BY IFE OLUJUYIGBE
Diana Yekini is Banke Adewunmi, a Nigerian graduate undergoing her Youth service in an unnamed state in 2015 film, Lunchtime Heroes. She shares a flat with two other ladies (played by Ijeoma Aniebo and Odenike Odetola), and three guys (played by Tope Tedela, Buchi Franklin and Uzo Arukwe) who are all Corps members. She feels very lucky to have been accepted as a teacher in Excelsior College, a private school with good pay and high standards, and because she loves to cook, she prepares a celebratory dinner for her housemates as she makes the announcement.
The introduction draws you in; no over flogged storyline: check! Believable ‘corpers lodge’ chemistry: check! No over-age actor trying hard to fit into khakis: check! Oh, and Diana Yekini: Check! Check! Check! I told you this girl was capable of more than just ashewo and bad geh roles. Diana dazzles.
So Banke resumes to her primary place of assignment and is disappointed that it isn’t as welcoming as she had hoped. The principal, Mrs. Williams (Dakore Egbuson) is stern and dismissive, and the rest of the staff isn’t much better. There’s a Mr. Ishola (Kenneth Okolie) who is the sports master, conceited and utterly full of himself. There’s another Miss Uche (Ade Laoye) who is a huge snob. In time, Banke’s enthusiasm begins to wane.
An interschool academic sports and skills competition is announced, and since Banke is considered irrelevant in the general scheme of things, she is placed with the students who aren’t participating in the competition, a babysitter in a guise of a Social Studies teacher. She is excited at the opportunity, but not for long as the children turn out rude and bored and pay no mind to her. In frustration, she calls her mum (Tina Mba) and plans kick off immediately for her redeployment to another state.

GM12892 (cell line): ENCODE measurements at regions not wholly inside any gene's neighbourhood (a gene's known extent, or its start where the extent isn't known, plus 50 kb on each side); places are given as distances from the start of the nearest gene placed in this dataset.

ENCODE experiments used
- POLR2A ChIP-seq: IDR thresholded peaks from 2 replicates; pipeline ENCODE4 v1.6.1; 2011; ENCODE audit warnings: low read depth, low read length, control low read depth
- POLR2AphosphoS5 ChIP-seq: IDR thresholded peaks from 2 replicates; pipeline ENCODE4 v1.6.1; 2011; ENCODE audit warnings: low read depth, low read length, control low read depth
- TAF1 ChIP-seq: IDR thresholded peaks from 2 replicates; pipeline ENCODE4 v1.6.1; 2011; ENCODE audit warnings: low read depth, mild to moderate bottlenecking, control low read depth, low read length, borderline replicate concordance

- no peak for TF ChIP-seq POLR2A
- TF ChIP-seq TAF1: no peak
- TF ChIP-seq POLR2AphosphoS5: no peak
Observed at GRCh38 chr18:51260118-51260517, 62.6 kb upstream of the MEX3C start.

When the children realize she cooks and bakes, they decide to put her to a test which she passes and then they implore her to teach them. In time, seven of them become great at cooking, and few days to the competition, the drama team disappoints and the cooking crew is placed to fill the role so the school would not be disqualified. Banke bonds with the kids over cooking, and connects with them on an individual level, making them love her and believe in her leadership. They are devastated when, few minutes to the competition, they discover her redeployment letter, but when she assures them she is going nowhere and tears the letter before their faces, they are excited and motivated enough to clinch the first prize for their school in the competition.
Lunchtime Heroes has many acting high points, owing to the quality of its stars. The child stars also render true-to-life performances that make the movie a delight. For many who have undergone the compulsory Nigerian service year for graduates, this movie is relatable in many different ways, ranging from the search for a suitable PPA to the treatment of corps members in these places, to frustrations that lead to redeployment and roommates that cheer you on. The research into the dynamics of a typical NYSC experience is praise-worthy. There are also moments that get you cackling like a hen with chicks; especially performances by Mr. Goke, the vice principal (Wale Macaulay) and Chris, one of Banke’s housemates.
Directed and co-written by Seyi Babatope, Lunchtime Heroes is breezy, fun, funny and fresh. The acting isn’t all perfect, but a fine attempt is made. The production quality is satisfactory, the picture quality top-notch, the soundtrack just brilliant and the lines impressive; the high school cast, particularly, sound smart and opinionated, a rarity in many Nollywood movies. Following the lines of teacher-student movies with notorious students and a teacher who changes them (Lean on Me, Freedom Writers as classic foreign examples and Cindy’s Note as a Nollywood example), Seyi Babatope brings a wholesome perspective with Lunchtime Heroes, a perspective that is entertaining to watch and not easy to forget.